(With Teresa Nobre).
Last week, the Committee on Culture and Education (CULT) of the European Parliament voted on its final opinion concerning the Commission’s Directive on Copyright in the Digital Single Market. Copyright law in the shape proposed by the CULT MEPs would spell disaster for educators and educational institutions across Europe.
This post aims to provide educators with an overview of the changes to the draft Directive proposed by rapporteur Marc Joulaud, a French MEP from the EPP group, and then through amendments by the members of CULT. We start with an analysis of two clashing logics visible in the CULT debate, followed by an overview of key decisions made during the vote. We finish with advice on next steps in the ongoing fight to secure an educational exception that meets the needs of educators.
If you want to learn more, we have been covering the policy process from the start, with a focus on how the new law will affect educators.
Copyright and education: two clashing views
There are two clashing viewpoints in the ongoing debate on the new educational exception, and each represents a different approach for how to achieve the goals defined by the Commission in its Communication on the DSM strategy and subsequent Directive. These goals include “facilitating new uses in the fields of research and education” and providing a “modernised framework for exceptions and limitations”—which will result in a situation where “teachers and students will be able to take full advantage of digital technologies at all levels of education”.Continue reading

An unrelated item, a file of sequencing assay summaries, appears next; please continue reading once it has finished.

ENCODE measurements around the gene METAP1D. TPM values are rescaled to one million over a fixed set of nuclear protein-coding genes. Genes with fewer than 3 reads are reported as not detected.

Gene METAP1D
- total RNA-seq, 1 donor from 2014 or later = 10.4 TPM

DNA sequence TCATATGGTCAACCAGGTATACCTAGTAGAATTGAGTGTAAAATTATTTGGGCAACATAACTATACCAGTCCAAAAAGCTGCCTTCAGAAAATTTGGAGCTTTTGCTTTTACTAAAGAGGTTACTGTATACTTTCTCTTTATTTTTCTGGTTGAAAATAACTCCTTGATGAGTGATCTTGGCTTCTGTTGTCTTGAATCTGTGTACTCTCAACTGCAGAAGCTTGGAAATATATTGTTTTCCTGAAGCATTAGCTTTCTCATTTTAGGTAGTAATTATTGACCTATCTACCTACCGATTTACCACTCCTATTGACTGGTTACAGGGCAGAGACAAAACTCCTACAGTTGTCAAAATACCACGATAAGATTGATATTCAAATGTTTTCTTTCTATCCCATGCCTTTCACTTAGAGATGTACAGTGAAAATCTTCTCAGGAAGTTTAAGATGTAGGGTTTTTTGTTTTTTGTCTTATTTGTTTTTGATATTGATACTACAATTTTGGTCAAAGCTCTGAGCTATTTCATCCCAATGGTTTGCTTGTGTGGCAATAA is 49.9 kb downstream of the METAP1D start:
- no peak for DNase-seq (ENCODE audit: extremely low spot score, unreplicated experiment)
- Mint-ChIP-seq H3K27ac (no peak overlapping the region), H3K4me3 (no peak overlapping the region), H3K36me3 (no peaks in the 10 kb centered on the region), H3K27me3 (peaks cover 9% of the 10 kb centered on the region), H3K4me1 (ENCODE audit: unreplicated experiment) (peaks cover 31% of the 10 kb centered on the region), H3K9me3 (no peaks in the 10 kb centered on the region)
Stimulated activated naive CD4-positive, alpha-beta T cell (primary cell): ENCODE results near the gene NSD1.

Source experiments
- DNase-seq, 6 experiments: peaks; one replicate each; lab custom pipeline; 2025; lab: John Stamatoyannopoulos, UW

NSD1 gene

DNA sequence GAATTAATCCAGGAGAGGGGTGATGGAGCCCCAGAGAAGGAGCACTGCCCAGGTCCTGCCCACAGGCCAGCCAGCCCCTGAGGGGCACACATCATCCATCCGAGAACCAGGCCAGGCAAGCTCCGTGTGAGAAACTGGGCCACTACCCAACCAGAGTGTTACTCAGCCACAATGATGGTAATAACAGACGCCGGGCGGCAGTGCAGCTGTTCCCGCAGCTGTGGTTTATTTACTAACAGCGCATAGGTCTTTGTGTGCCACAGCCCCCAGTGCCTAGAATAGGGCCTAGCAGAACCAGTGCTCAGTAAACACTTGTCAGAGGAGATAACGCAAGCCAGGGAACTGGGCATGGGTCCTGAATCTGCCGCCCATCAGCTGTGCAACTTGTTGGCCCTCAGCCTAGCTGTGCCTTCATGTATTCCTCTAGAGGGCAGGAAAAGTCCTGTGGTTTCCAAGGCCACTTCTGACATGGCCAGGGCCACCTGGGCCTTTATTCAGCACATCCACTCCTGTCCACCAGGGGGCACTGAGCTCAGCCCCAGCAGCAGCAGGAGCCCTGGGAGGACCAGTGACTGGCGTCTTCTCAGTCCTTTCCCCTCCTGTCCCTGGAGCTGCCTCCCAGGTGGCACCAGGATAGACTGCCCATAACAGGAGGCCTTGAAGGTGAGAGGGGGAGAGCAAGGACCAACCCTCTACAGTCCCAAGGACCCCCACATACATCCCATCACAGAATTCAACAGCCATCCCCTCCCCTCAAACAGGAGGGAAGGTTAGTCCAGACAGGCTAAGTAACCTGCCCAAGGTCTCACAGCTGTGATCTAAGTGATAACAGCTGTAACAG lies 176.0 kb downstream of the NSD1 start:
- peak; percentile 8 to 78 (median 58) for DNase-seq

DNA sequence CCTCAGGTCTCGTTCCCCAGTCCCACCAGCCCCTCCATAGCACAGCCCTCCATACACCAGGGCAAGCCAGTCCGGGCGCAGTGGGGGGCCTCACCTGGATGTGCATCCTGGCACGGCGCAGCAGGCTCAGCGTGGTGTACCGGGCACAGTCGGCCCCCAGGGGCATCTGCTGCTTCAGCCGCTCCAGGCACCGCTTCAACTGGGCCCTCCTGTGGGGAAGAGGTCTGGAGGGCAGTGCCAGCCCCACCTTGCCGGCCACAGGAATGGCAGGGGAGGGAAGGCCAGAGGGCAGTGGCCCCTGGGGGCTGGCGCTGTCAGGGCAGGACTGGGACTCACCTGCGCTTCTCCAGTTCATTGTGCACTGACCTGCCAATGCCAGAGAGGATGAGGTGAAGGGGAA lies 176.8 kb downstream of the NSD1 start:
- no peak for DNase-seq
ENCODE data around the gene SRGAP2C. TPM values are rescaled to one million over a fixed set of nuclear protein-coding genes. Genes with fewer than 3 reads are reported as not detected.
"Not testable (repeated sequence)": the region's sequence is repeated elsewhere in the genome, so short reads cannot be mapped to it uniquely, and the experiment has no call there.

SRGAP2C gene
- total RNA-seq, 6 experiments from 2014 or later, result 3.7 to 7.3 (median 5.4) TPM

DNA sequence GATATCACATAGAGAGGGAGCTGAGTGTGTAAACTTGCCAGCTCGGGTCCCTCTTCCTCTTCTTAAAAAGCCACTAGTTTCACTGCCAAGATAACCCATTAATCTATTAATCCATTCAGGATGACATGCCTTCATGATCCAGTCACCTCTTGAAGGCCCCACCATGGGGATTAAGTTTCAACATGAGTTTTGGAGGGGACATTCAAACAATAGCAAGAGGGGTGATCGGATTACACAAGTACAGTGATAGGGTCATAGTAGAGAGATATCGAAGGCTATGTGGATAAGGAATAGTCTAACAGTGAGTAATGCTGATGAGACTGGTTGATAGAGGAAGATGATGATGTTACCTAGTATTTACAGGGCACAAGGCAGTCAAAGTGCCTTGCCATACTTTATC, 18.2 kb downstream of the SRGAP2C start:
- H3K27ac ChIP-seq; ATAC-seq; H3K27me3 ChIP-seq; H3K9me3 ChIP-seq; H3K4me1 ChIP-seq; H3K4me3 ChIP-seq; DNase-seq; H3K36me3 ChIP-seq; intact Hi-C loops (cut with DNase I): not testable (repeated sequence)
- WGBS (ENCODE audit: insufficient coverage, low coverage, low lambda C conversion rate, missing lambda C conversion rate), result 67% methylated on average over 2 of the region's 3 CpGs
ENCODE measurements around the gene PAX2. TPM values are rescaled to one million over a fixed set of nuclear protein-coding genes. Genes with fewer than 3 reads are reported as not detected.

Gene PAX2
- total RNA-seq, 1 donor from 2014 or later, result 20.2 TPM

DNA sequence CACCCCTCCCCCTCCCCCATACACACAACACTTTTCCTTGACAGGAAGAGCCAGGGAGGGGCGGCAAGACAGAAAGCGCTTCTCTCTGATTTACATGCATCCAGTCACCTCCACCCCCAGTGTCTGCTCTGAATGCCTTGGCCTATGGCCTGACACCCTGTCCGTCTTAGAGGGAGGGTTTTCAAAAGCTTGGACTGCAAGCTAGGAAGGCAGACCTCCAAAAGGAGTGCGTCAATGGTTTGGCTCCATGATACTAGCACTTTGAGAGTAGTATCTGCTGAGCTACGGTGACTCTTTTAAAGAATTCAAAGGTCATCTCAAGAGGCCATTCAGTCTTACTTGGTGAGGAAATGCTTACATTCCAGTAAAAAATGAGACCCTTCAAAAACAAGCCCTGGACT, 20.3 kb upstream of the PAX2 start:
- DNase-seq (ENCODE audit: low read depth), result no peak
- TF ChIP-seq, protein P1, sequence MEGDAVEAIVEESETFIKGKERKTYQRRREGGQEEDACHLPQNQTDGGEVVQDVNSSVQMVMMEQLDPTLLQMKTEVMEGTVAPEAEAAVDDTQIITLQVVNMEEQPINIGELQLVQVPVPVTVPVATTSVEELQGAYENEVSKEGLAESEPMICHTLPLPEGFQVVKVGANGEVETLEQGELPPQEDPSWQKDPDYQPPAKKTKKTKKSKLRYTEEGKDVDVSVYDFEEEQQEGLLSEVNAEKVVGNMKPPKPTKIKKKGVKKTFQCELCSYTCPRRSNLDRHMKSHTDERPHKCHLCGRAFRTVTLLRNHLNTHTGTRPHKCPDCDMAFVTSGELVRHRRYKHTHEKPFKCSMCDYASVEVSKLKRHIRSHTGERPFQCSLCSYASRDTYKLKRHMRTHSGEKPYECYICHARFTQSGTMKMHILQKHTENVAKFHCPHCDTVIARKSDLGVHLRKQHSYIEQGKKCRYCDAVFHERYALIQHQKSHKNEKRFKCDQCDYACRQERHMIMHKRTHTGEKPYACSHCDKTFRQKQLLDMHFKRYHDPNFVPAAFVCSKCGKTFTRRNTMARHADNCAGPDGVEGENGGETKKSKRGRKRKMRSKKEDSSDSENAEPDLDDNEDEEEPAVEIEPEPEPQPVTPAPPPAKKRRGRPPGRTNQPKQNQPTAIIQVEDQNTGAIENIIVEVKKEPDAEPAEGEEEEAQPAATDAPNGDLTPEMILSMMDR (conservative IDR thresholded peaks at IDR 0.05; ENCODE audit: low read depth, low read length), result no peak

Last Wednesday, June 21st, COMMUNIA organised an event in the European Parliament, hosted by MEP Marietje Schaake (ALDE) on copyright reform for education. We wanted to share one important voice often overlooked in the copyright reform, that of the educator. What is the type of copyright exception that we need to support 21st century education? We heard from practitioners, experts and policymakers during the event.
After an introduction by Marietje Schaake and moderator Lisette Kalshoven, we officially presented the results of the RIGHTCOPYRIGHT campaign to MEP Schaake. As Alek Tarkowski noted:
“In the copyright reform debate, we tend to see copyright as a core issue. For educators, copyright is a tool – or a barrier – to attaining educational goals. We should not forget this.”
Over 4800 people have supported the petition for a better copyright reform for education to date, and we hope MEP’s will listen to their demands.
What we can’t let educators share
Next we heard from Hans deFour, founder of KlasCement a very successful online educational resources platform in Belgium. More than 70.000 educators from Flanders are members, which means almost 50% of educators in primary, secondary and special education. Continue reading